Last month, Teachers College Press is releasing Getting the Most Bang for the Education Buck, a new volume edited by Rick Hess and Brandon Wright. I contributed a chapter to that volume, which I’ll get to in a moment. But before that, I just want to emphasize how important the project itself is.
It is practically heresy in the education policy world to question whether it would be wise to spend more money on K–12 education. The Biden campaign is promising to triple Title I funding, something that has been met with almost zero opposition.
The push for increased education funding frequently elides the tougher questions about what schools are doing with the money they already receive. According to the Digest of Education Statistics, American schools receive more than $14,300 per student, per year, on average. Based on the average 15.9 pupil/teacher ratio from the same document, that means that the typical American classroom brings in more than $227,000 in tax revenue. That is a lot of money. Where is it all going? Is it being put to its best use?
Interestingly, our own polling research regularly finds that people dramatically underestimate how much government spends on schools—and when given accurate information, the percentage of people who think spending is “too low” drops more than 20 percentage points.
This debate often also sidesteps other tough questions about government spending in general. If you head to your state’s capitol building when the budget is being drafted, you’ll hear advocates from many different sectors arguing for more funding. Legislators have a tough task. Not everyone can get all the funding that they want. When more money comes in via increased tax revenue, legislators have to ask where they should spend what economists call the marginal dollar. Should that new dollar go to K–12 schools? Early childhood education? Healthcare? Roads? It may be true that spending more money on K–12 education will lead to better results but spending elsewhere could do even more.
In short, one can still believe that “money matters” in education while asking these questions.
Asking tough questions is only going to become more important post-Covid-19. The shock from decreased tax revenue is going to make the next couple of years rough for state governments. K–12 schools, higher education, healthcare systems, and a host of other state functions are going to see big funding gaps, and legislatures are going to have to plug them in ways that will inevitably leave advocates disappointed.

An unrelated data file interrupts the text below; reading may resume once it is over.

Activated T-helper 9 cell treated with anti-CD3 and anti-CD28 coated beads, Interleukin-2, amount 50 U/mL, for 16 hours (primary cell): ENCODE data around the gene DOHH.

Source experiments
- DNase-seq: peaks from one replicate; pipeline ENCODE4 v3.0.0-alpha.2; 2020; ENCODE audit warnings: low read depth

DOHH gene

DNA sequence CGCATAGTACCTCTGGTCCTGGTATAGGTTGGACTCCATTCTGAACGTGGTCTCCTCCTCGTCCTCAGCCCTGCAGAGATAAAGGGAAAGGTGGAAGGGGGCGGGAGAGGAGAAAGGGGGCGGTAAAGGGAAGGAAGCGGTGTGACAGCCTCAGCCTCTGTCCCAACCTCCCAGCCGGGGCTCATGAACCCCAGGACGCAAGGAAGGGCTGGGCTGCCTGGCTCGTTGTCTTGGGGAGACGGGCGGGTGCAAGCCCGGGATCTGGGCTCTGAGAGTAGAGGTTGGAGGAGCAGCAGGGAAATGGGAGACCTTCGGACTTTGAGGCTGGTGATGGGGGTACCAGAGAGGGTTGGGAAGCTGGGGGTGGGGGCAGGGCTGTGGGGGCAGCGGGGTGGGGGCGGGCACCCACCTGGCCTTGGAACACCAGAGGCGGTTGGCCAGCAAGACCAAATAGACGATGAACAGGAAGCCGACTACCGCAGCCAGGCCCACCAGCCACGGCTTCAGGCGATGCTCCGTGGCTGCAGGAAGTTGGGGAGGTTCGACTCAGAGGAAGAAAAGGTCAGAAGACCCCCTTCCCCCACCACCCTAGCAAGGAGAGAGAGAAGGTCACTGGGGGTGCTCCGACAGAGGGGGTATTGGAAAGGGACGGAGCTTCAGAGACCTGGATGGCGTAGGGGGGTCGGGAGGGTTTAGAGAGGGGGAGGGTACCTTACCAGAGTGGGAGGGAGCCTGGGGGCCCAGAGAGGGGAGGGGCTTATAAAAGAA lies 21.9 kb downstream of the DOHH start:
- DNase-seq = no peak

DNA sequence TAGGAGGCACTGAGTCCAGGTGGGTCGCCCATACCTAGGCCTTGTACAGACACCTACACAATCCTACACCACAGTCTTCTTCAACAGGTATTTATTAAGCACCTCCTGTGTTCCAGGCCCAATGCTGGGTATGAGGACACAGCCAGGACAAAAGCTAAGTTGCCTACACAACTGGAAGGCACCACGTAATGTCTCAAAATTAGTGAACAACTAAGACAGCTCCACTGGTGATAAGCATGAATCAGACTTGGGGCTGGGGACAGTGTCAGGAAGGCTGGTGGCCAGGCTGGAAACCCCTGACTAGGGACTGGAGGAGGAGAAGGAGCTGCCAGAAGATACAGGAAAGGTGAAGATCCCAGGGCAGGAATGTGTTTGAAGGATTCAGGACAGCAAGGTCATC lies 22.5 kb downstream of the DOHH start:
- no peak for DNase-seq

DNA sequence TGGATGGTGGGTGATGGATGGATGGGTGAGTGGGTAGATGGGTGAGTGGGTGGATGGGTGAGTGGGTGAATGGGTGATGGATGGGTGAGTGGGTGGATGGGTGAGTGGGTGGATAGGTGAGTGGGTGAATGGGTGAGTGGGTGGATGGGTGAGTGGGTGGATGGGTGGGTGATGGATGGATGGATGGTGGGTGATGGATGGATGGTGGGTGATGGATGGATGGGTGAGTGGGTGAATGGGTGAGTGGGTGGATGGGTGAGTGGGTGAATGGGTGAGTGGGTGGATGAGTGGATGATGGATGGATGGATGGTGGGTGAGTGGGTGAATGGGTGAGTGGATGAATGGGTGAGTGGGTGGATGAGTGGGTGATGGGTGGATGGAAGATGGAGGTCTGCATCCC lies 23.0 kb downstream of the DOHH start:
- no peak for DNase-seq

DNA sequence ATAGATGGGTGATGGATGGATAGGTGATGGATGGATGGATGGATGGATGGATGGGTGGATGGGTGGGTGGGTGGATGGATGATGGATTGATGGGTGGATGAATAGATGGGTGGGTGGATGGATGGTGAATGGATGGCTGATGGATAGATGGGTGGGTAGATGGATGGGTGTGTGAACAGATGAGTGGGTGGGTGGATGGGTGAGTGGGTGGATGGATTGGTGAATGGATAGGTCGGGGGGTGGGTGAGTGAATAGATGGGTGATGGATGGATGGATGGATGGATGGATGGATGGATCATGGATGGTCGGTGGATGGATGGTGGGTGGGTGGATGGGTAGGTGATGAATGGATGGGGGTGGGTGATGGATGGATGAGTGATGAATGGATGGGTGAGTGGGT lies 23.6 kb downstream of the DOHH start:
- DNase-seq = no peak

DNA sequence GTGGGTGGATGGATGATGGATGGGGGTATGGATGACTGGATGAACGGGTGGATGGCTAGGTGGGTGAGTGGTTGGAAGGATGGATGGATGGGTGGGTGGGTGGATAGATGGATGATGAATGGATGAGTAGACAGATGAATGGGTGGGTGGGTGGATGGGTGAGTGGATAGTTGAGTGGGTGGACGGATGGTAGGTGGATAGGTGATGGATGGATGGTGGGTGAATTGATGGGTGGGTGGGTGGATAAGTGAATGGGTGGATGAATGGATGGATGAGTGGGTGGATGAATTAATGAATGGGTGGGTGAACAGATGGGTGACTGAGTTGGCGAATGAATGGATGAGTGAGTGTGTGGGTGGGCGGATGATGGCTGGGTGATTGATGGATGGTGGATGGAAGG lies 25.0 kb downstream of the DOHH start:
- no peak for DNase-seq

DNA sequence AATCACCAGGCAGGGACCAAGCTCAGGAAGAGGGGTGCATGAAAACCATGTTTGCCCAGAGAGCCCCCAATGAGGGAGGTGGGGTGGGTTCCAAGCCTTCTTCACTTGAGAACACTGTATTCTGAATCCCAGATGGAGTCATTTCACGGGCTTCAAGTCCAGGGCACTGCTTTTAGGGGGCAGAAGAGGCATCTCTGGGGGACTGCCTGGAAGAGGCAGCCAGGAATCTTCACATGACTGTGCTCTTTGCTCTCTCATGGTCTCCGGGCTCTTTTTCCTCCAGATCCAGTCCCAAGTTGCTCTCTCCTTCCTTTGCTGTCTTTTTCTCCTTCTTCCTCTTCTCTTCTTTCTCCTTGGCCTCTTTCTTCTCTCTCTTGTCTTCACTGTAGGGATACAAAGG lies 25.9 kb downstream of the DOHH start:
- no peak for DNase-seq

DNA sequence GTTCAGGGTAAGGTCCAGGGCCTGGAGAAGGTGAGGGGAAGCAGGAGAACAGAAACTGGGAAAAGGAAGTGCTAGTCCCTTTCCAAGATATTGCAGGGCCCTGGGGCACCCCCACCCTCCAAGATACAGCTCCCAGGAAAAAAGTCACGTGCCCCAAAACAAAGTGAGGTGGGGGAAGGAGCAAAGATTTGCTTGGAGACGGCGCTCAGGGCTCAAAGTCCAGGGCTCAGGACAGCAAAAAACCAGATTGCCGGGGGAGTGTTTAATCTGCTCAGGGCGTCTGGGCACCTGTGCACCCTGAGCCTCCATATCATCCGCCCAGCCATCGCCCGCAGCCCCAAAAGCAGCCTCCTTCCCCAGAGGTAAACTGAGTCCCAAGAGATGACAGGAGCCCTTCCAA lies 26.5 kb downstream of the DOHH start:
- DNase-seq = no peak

This is all a roundabout way of saying that it is a worthwhile and important endeavor to ask, “Are we getting the most bang for what we are already spending on education?”
In my particular contribution to the volume, I profile three school systems: one public (the Miami-Dade public schools), one charter (The Academies of Math and Science), and one private (Seton Education Partners). All three have worked to get the most bang for the education buck, and all three offer lessons for schools looking to become more efficient and more effective.
Miami-Dade, and its superintendent Alberto Carvalho, teaches us that the “staffing surge” is not written in the stars. Miami-Dade focused its energy and its resources on the classroom and not the central office. From 1994 to 2017 the US K–12 student population grew 16 percent. Non-teaching staff grew 51 percent, far outpacing student growth. In Miami, while the student population grew 16 percent the non-teaching staff only grew 18 percent. Keeping administrative growth in line with student growth allowed them to spend more money in the classroom, hire more and better-paid teachers, and achieve strong results for a big city district.
The Academies of Math and Science offer a model for school construction and financing that can save money and create higher quality spaces for children to learn. They took advantage of Arizona’s Public School Credit Enhancement Program to save more than a million dollars on debt financing to pay for new buildings. They paired this cheaper debt with a rigorous commitment to value engineering, creating high functioning but low-cost buildings. In states and localities with population growth, finding ways to build school buildings in a cost-effective manner can free up money to spend in the classrooms within them.
Seton Education Partners offers a model for technology use that can help schools with low levels of funding provide high-quality instruction. They work with struggling Catholic schools, many of which operate on little more than widow’s mite and Novenas. By integrating technology-based instruction in a rotational model that has some students receiving in-person instruction and others working on computers, they help Catholic schools increase their class sizes and thus their revenue without dramatically increasing their costs.
Looking at all three of these different school models, one overarching lesson is that good financial stewardship is rewarded. Both the Academies of Math and Science and Seton Education Partners are growing to serve more and more students as their cost-effective models are proven to provide a solid product. Miami-Dade successfully lobbied for two major bond initiatives in 2012 and 2018, getting more money to modernize buildings and increase teacher salaries. Voters passed both handily.
While it may be gauche to talk about school spending effectiveness amongst education policy professionals, voters and community members are more than happy to. Those that want to see more education funding should be willing to make the case the money that is already being spent is being spent effectively. If they can’t, they shouldn’t be surprised when they don’t get any more.
Editor’s note: This was first published by Forbes.